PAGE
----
“I congratulate our frontline officers for their firm commitment to carry out the CBP mission and protect the public from illegal narcotics,” said Port Director Paul Del Rincon, Eagle Pass Port of Entry.
The seizure occurred on Wednesday, August 14, 2019 at International Bridge I, Eagle Pass, Texas when a CBP officer referred a 2018 Toyota Camry driven by a 53-year-old male Mexican citizen traveling from Piedras Negras, Coahuila, Mexico for a secondary examination. During a canine and physical inspection of candy filled bags in trunk of the vehicle, CBP officers discovered 332 supposed candy packages containing 57 lbs. of cocaine worth $440,300 and 30 packages containing almost 7 lbs. of black tar heroin valued at $188,400.
CBP officers seized the narcotics and the vehicle. The driver was arrested and the case was turned over to U.S. Immigration and Customs Enforcement-Homeland Security Investigations (ICE-HSI) special agents for further investigation
In wake of yet another mass shooting and the government’s indecisiveness to do something about it. Governmental entities are urging National and State officials to ban Assault Type Weapons.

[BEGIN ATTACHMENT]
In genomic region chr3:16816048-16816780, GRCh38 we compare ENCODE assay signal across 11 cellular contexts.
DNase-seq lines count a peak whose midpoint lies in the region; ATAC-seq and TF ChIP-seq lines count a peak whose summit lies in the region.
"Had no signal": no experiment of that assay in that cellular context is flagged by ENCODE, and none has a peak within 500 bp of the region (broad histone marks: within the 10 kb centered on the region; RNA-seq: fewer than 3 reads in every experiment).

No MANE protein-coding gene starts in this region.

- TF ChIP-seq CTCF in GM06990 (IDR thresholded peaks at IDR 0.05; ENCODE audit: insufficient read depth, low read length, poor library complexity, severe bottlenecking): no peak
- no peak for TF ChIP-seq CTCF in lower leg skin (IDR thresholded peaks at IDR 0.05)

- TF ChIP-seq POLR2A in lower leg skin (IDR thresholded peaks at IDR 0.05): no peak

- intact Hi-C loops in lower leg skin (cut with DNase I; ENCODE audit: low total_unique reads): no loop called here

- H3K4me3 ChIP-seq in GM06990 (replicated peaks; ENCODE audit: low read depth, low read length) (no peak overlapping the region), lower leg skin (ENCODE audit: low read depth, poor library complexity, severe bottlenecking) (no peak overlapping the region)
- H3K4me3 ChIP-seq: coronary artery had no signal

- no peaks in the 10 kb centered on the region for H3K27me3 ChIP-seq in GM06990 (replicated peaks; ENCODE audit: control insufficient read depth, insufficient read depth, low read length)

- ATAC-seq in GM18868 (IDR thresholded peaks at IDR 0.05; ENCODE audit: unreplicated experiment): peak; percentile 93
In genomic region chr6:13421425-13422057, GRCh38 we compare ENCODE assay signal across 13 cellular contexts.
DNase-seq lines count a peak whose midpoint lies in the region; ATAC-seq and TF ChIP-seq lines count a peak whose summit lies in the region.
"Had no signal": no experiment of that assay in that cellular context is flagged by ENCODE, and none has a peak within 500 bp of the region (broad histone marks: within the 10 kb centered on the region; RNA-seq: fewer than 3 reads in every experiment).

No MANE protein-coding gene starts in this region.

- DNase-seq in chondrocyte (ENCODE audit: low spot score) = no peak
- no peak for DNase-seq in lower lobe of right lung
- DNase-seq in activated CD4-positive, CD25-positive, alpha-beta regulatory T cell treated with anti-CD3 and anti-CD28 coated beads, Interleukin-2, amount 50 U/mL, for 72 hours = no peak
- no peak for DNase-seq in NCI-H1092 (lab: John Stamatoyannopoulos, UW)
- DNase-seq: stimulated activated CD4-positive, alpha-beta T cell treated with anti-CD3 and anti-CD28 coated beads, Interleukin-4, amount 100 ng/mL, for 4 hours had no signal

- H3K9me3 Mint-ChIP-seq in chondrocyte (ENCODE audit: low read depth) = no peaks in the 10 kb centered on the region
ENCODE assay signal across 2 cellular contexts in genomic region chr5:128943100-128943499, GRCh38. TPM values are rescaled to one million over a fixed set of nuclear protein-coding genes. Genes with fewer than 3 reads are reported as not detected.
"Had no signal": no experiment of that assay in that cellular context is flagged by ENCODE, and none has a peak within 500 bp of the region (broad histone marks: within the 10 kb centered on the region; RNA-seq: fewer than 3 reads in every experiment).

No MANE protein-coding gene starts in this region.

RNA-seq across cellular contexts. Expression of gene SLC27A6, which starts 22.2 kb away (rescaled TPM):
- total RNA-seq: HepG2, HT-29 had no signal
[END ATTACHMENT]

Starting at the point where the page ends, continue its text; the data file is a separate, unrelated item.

Maverick County Commissioner Roberto Ruiz is looking to present the Commissioners Court a resolution calling for government officials in the State and National level to quickly move and do something about the atrocious acts being committed with these weapons.
The resolution would call for a ban on all Assault Type Weapons.
Commissioner Ruiz presented a resolution at a meeting held on Monday, August 12 but it failed to be discussed due to not enough time to review the schematics of the item.